CV Joint Delivers More Torque in a Smaller Package

Designers can opt for the ideal combination of torque capacity, size, and weight.

A clever new constant velocity (CV) joint is smaller and lighter, freeing up room for space-constrained automotive designers.

The VL3 CV joint, currently being used on the side shaft of independent rear suspensions on the BMW 5 Series and 7 Series luxury vehicles, is said to deliver 27% more torque with no increase in packaging size.

“We’re transmitting power more efficiently, doing it in less space and, at the same time, saving some weight,” Edward Kwon, senior director of engineering for GKN Driveline , told Design News.


The VL3 CV joint uses GKN’s Countertrack design, in which every other track faces in the opposite direction. It also employs eight ball bearings, instead of the standard six, giving it greater torque-carrying capacity. (Source: GKN Driveline)


The VL3 accomplishes that through the combination of two advancements. The first advancement is the use of GKN’s Countertrack technology, in which every other ball bearing track faces in the opposite direction. Countertrack is a compact way to enable the CV joint to move angularly (articulate), while also moving axially. The axial capability is particularly important in allowing the CV joint to “telescope,” which is needed to accommodate the length changes of a car’s axle, especially as it drives along bumpy roads.

The product’s second advancement is its use of eight ball bearings, rather than the more standard six-ball design. Using eight smaller balls, instead of the six larger ones, results in a smaller design envelope, Kwon said. “Having more ball elements enables us to carry more torque in the same outer-diameter packaging space because each of the balls are stressed slightly less,” Kwon told us.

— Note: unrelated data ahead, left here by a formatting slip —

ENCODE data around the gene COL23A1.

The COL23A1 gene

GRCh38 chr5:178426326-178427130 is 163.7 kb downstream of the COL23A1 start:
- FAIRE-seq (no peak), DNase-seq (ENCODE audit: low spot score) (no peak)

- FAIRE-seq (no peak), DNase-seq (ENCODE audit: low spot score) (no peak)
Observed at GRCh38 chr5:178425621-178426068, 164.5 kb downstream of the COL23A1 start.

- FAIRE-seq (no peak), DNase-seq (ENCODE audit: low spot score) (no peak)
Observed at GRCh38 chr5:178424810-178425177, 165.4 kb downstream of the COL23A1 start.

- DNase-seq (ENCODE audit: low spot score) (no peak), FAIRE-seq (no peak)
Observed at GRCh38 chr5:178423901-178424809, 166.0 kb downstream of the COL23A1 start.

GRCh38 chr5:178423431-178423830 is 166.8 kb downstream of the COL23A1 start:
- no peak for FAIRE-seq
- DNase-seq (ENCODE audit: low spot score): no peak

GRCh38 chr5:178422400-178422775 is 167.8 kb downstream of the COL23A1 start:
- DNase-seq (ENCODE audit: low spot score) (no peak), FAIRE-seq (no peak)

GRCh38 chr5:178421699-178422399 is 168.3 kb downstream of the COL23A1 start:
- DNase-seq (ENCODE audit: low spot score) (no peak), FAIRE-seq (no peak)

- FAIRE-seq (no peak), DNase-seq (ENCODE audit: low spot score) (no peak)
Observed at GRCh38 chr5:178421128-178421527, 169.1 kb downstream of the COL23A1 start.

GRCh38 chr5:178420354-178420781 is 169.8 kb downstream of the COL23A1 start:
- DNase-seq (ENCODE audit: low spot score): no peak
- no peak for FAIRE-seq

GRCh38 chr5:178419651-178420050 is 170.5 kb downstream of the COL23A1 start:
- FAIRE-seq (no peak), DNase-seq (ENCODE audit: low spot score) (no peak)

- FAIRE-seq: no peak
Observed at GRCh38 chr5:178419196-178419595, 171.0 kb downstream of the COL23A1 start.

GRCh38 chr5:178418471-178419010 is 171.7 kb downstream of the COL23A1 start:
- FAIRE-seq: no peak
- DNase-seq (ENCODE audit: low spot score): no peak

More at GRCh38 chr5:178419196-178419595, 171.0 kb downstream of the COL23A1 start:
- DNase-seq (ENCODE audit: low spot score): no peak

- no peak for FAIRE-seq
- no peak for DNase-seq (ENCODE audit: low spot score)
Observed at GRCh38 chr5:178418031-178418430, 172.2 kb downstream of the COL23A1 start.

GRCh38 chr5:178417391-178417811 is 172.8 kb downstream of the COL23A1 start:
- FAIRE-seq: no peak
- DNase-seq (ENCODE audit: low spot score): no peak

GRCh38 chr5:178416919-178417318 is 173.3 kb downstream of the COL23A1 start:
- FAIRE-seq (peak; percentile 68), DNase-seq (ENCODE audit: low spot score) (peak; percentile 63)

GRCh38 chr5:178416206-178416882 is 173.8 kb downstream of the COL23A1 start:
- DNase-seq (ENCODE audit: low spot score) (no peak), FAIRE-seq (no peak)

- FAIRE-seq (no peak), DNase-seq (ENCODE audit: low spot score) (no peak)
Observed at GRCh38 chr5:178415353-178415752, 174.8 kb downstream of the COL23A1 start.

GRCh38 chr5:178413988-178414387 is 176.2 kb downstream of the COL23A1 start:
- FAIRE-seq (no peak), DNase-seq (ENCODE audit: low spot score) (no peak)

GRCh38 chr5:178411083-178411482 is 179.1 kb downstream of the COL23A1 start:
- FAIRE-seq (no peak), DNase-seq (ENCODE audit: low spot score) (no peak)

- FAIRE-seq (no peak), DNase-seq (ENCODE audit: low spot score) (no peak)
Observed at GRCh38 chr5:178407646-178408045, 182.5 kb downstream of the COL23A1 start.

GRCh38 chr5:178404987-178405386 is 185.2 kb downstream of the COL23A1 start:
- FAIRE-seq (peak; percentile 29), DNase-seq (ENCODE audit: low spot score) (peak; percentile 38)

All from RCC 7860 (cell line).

In the past, CV joints used fewer balls (as few as three in the 1960s), largely because more balls added to the challenge of manufacturing the product. But GKN solved that problem by employing S-shaped tracks in the housing to simplify assembly.

“It’s always been a compromise between manufacturability and functionality,” Kwon said.

The additional torque-carrying capacity provides designers with more choices. They can increase torque capacity by 27%, or reduce package size by up to 10% and cut weight by 25%, or opt for a combination of those benefits.

Kwon said that such choices are important for designers of feature-packed vehicles, like the BMW 5 Series or 7 Series. “There’s a need for components to be lighter and smaller, so that there’s room to include all of the features that consumers have come to expect,” he told us. “This enables them to make those choices.”


The VL3 CV joint is being used on the side shaft of independent rear suspensions on the BMW 5 Series. (Source: BMW)


For its ability to provide designers with those choices, the VL3 was the winner of Automotive News’ PACE innovation Award in December, 2016.

Such recognition is important, Kwon said, given the industry’s emphasis on fuel efficiency. “There’s a drive to make powertrains more efficient, which is good, but when you make engines more efficient, the power still has to go through the gearbox and out to the wheels,” he said.

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